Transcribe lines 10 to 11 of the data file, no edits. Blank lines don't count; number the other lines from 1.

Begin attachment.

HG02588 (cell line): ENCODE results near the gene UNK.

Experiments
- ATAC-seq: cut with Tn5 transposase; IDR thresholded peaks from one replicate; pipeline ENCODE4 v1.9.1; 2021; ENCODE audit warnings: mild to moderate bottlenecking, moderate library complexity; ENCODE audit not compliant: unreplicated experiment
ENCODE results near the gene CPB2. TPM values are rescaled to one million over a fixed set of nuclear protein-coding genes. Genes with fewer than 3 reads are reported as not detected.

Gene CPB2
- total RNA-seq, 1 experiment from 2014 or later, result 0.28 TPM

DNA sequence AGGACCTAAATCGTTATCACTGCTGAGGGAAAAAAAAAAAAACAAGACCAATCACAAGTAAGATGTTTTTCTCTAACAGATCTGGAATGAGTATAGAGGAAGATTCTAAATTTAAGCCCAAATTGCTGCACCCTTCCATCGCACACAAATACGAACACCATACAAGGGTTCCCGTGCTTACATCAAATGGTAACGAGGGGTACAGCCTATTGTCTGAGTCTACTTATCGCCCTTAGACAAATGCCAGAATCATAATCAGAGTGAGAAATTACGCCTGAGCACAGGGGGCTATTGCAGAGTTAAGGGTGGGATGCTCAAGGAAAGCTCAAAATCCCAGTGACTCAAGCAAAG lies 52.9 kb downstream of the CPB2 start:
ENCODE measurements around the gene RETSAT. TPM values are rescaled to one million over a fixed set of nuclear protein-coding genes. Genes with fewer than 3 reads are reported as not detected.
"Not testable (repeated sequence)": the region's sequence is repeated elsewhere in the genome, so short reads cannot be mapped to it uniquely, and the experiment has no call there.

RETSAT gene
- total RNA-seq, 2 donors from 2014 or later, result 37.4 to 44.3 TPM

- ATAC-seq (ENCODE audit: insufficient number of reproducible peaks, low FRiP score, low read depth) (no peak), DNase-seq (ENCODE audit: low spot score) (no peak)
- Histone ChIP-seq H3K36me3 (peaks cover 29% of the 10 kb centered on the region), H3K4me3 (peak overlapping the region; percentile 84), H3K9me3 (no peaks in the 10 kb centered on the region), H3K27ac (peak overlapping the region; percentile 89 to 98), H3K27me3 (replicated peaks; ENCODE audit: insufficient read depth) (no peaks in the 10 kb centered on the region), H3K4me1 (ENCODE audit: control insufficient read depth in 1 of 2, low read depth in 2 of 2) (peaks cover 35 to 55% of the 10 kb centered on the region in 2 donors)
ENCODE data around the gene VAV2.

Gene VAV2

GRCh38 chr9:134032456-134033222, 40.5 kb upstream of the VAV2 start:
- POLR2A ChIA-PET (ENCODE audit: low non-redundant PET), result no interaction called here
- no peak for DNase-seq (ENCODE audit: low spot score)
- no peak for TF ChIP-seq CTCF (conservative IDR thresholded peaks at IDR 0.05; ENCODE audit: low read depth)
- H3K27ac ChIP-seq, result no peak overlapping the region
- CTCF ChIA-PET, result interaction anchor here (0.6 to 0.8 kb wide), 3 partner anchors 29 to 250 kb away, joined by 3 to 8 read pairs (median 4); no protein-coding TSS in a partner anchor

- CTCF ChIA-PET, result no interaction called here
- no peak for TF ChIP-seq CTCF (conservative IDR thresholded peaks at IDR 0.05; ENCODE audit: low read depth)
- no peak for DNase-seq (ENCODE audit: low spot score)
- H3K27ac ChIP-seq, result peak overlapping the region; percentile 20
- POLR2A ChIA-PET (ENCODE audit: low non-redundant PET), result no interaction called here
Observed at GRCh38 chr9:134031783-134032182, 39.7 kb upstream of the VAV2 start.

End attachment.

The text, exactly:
RETSAT gene
- total RNA-seq, 2 donors from 2014 or later, result 37.4 to 44.3 TPM